travelling overseas: group expedition or solo party?

This one’s just a small post about the benefits of travelling with others, vs. on your own that you may wish to consider if you’re (as I was on my year abroad) still on a break between sessions. Personally, I travelled Thailand with others, and on my own. I did the same with New Zealand and Australia – so I’ve a little background knowledge. Here’s a few of my observations regarding each one.



  • FREEDOM (cue braveheart). If you’re on your own, there’s an almost infinite list of possibilities for you to do on a daily basis. If you’re like me, and are happy to sack breakfast and get up at sunrise to explore before everyone else wakes up, this is a major plus. Less of the whole faffing about and then having to contend with crowds queueing for temples/selfies etc.
  • Go where YOU want, without limits. Had I travelled with others for my entire trip in Asia, I never would have been to Cambodia. I’d have missed out on the harrowing S21, the white sands of Ottres Beach, visiting deserted islands, $0.25 pints and most of all – Angkor Wat. Thing is, everyone has their own priorities and list of spots they want to hit. Going solo means you can hit exactly where you want to go.156
  • Flexibility. It isn’t just about freedom, and solo travel isn’t 23all on your own. What’s also great about (initially) travelling on your own, is that you can then book onto tours around the Whitsundays with people you don’t know, join a couple of people in a hostel to go see a deserted island the next day, or just chill with new friends that you’ve only just met on the beach. The world literally is your oyster, and going solo to start with leaves plenty of room to join up with others on your journey.


  • Doing stuff you wouldn’t normally do. This was a big thing for me – in Thailand and Malaysia, I wound up visiting all manner of places I would otherwise never have been to. Had I been planning my trip to Thailand alone, it’s pretty unlikely that I would’ve wound up on Khaosan at 3am eating a scorpion. Having said this, going with the flow of others and saying ‘yes’ has taught me that scorpions are hella crunchy.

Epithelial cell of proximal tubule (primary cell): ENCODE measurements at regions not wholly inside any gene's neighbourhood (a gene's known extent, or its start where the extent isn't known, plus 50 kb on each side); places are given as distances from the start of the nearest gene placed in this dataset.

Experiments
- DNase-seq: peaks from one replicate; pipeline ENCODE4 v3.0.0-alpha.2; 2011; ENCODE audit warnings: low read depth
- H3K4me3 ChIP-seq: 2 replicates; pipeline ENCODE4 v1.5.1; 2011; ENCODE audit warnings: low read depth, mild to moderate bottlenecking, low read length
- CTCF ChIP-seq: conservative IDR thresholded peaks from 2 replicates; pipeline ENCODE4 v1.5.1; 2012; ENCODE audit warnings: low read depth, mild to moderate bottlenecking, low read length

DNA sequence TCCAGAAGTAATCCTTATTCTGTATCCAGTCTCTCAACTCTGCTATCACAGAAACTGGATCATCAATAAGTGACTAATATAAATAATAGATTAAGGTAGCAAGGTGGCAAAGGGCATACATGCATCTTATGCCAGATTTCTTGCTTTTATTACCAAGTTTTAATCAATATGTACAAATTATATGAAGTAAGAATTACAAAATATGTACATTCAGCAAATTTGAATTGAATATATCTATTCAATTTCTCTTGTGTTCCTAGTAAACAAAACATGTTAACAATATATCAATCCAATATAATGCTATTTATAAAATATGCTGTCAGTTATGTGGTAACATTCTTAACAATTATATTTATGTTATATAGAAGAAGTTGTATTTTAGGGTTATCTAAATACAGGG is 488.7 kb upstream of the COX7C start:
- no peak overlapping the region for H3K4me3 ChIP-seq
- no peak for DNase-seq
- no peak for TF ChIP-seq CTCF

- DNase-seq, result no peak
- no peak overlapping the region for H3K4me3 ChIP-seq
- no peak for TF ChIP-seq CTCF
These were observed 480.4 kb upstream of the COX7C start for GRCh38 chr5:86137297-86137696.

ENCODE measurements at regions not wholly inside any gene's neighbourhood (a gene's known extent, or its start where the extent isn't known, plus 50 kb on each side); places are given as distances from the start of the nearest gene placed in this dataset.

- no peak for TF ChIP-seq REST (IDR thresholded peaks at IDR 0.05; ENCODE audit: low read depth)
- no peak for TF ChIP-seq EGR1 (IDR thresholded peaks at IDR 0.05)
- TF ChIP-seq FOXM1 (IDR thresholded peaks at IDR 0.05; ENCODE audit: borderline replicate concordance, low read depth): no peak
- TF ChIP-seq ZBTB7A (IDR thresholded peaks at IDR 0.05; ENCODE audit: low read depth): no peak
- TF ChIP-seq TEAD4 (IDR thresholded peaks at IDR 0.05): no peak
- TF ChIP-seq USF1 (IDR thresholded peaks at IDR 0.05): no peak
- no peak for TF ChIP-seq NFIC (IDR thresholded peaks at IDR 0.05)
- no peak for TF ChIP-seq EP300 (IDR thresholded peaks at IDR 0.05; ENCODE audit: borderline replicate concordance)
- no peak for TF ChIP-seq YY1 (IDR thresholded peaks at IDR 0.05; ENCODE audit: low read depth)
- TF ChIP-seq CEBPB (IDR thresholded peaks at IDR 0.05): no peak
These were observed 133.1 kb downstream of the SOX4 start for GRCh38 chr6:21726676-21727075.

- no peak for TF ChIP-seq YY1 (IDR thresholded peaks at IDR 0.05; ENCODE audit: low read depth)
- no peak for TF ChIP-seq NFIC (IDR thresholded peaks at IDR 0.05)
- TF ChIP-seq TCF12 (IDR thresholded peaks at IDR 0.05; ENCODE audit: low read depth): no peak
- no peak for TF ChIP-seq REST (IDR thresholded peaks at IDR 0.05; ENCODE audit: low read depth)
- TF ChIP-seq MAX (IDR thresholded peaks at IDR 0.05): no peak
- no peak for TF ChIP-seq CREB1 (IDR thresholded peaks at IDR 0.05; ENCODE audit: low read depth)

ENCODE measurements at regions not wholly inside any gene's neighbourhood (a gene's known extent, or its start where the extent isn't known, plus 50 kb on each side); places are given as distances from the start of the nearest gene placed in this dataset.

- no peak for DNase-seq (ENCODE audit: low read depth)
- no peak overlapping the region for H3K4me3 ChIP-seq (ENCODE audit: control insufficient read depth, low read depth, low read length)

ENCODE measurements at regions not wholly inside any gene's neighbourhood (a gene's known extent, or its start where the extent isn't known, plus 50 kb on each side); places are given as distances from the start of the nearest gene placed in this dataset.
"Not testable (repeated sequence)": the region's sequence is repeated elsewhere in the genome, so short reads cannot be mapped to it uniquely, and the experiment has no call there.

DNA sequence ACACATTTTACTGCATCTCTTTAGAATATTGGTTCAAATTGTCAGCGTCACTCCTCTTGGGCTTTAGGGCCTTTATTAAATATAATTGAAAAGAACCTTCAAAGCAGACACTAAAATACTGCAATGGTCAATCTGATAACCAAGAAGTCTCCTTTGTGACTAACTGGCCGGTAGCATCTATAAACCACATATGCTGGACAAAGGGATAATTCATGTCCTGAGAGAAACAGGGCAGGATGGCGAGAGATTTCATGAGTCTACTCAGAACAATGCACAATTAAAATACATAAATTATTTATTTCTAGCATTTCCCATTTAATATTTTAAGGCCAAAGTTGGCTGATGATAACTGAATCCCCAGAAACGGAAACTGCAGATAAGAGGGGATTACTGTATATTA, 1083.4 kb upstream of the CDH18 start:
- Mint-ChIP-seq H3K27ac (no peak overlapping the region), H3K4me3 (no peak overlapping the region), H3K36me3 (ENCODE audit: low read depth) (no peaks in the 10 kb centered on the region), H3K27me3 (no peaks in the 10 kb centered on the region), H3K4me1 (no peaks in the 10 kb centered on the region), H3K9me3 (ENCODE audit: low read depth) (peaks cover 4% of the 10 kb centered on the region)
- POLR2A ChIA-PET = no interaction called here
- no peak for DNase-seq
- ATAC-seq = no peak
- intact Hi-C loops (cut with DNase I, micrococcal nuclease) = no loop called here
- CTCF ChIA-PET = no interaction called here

• Security. Whilst I found this less of an issue, travelling with others can also give you a sense of safety, as you’re not just left alone to make your own way. This was something I noticed others that I travelled with tended to benefit from, if they had previously felt a little more apprehensive about travel plans.
  • Teamwork. This applies to roadtrips especially – having done the wh81ole east coast of Australia on my own, I know for a fact that you can only get so much done, and drive so far, in a day. With others, though, you can sleep near enough whenever you want and take it in turns to drive. This is a big one for getting more into the day, or for getting between places.

Thing is, though, it isn’t just what you get to see and what you experience – it’s who you experience it with. Don’t get me wrong, it’s fantastic to go for a solo hike and watch the sun rise over the mountain, but sometimes, climbing the same one with others is just that bit better, and is far more memorable. The thing with travelling is that it isn’t just about making tracks over the world, it’s about making memories.

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